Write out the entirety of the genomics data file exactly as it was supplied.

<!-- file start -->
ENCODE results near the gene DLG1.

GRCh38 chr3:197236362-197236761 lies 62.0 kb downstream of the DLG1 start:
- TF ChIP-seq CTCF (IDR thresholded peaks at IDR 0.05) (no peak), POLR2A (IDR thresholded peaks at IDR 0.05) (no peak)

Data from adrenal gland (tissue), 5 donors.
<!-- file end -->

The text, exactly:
ENCODE results near the gene DLG1.

GRCh38 chr3:197236362-197236761 lies 62.0 kb downstream of the DLG1 start:
- TF ChIP-seq CTCF (IDR thresholded peaks at IDR 0.05) (no peak), POLR2A (IDR thresholded peaks at IDR 0.05) (no peak)

Data from adrenal gland (tissue), 5 donors.